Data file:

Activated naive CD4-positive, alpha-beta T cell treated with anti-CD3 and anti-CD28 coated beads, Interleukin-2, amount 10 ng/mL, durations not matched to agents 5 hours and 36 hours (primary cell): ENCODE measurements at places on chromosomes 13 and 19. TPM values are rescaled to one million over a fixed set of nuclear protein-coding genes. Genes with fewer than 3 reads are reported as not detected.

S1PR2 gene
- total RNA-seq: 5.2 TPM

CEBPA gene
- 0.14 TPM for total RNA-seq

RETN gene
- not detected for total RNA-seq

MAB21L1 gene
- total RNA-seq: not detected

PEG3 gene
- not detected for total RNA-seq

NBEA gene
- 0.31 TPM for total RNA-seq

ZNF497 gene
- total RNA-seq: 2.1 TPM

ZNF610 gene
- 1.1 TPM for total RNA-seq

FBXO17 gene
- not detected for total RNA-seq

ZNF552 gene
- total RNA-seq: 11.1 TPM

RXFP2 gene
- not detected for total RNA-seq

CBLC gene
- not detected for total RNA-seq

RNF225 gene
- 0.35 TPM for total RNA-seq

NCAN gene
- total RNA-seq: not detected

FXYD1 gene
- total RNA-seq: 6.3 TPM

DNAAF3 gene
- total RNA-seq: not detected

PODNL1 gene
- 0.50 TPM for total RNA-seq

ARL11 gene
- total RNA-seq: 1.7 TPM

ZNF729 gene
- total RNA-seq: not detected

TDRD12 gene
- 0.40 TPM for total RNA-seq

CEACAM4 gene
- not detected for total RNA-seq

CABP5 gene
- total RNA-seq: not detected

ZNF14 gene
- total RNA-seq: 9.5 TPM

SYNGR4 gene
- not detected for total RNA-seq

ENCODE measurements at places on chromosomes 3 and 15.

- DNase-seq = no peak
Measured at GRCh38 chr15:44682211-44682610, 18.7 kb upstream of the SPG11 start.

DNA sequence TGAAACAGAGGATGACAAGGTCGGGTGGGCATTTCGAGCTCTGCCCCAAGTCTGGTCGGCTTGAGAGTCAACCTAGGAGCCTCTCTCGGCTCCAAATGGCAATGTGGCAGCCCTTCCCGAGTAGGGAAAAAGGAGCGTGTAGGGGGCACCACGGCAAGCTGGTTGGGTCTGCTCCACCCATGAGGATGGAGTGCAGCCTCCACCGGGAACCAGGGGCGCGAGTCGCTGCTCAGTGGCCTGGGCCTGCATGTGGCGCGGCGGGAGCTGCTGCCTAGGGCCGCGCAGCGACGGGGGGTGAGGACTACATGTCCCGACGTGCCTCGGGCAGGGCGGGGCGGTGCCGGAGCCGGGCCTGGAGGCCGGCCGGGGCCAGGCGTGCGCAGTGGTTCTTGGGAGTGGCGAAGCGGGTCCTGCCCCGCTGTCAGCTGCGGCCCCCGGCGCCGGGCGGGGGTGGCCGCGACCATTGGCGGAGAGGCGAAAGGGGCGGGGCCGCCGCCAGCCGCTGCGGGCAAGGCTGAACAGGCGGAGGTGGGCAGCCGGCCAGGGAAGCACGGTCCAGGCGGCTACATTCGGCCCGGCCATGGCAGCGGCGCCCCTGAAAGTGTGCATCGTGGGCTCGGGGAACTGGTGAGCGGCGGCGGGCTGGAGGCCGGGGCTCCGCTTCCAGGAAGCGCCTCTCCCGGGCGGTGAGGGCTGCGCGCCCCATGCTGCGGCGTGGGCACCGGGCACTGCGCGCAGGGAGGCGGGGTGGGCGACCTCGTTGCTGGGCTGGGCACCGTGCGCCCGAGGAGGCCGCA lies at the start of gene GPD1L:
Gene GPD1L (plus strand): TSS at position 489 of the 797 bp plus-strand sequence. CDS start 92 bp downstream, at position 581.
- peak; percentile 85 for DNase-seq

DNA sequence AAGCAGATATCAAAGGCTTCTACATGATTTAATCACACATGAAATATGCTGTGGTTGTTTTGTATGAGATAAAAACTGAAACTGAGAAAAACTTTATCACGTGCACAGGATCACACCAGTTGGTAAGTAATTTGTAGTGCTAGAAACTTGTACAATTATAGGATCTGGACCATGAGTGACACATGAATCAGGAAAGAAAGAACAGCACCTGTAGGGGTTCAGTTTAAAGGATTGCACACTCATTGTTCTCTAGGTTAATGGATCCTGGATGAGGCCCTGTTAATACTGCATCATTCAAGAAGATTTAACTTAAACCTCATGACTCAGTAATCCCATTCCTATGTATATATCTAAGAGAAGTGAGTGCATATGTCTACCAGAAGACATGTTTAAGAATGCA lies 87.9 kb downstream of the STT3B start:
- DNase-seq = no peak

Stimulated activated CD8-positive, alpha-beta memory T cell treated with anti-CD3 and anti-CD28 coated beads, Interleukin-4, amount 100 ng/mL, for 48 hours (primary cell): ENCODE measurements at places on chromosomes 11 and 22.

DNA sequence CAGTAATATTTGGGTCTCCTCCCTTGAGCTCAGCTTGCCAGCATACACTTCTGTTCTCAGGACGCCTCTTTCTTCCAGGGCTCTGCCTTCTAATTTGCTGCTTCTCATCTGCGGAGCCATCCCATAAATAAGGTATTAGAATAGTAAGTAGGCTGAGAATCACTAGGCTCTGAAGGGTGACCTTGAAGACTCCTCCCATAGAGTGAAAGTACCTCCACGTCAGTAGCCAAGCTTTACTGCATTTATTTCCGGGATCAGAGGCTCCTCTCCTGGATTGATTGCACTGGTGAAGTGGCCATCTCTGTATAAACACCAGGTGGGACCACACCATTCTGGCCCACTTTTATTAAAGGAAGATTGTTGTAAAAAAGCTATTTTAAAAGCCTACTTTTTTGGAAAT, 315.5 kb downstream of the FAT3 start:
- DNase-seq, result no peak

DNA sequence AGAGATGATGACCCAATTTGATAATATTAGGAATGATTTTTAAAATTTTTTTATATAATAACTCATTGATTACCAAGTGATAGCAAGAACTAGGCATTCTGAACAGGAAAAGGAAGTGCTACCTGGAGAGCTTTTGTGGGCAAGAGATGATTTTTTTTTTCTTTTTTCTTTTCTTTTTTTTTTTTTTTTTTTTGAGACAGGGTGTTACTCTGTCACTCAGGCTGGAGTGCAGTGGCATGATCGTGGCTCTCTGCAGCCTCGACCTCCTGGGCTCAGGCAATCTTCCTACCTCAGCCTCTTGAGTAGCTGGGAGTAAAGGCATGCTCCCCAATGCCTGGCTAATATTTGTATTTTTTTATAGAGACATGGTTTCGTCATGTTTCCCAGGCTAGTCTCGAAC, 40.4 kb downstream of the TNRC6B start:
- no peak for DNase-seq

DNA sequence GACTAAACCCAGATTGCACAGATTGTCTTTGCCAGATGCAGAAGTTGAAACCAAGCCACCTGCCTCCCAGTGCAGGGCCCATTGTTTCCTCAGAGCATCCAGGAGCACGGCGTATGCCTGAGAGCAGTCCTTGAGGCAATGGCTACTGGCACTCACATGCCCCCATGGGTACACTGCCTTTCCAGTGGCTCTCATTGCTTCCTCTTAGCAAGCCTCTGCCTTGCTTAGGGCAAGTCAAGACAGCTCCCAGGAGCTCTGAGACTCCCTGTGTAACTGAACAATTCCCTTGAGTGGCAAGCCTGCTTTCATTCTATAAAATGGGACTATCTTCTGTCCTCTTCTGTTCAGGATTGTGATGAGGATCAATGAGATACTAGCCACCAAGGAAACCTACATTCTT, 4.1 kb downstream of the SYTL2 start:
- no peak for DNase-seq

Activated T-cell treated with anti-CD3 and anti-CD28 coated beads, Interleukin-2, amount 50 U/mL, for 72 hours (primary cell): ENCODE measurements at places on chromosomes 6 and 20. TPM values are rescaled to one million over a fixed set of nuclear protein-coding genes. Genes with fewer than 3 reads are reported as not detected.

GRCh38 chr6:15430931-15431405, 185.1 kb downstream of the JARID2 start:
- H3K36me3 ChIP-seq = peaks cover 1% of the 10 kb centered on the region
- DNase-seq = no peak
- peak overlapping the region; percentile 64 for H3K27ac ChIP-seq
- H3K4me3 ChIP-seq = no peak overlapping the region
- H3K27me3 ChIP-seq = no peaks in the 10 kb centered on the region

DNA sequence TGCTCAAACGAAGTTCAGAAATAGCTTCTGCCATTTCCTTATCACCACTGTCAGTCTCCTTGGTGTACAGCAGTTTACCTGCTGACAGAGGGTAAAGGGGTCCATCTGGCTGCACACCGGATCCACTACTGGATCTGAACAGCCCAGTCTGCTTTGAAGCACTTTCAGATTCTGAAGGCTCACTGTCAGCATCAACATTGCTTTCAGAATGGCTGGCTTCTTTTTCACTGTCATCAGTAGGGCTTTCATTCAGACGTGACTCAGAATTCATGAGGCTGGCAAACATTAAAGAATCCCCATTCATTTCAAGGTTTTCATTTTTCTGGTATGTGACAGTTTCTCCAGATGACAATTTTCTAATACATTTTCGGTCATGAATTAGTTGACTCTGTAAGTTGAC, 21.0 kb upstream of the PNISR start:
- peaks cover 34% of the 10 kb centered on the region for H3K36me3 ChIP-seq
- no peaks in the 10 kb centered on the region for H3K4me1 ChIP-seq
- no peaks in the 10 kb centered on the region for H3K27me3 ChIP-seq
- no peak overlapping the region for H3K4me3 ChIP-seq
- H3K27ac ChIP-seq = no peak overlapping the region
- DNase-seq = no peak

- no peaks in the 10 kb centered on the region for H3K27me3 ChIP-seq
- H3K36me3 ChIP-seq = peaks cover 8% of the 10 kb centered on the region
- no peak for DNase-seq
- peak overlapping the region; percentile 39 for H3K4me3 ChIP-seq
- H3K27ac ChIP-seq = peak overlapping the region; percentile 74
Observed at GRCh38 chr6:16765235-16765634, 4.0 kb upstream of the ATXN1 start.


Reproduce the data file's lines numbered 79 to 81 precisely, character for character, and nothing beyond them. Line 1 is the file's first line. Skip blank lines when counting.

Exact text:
- no peaks in the 10 kb centered on the region for H3K27me3 ChIP-seq
- H3K36me3 ChIP-seq = peaks cover 8% of the 10 kb centered on the region
- no peak for DNase-seq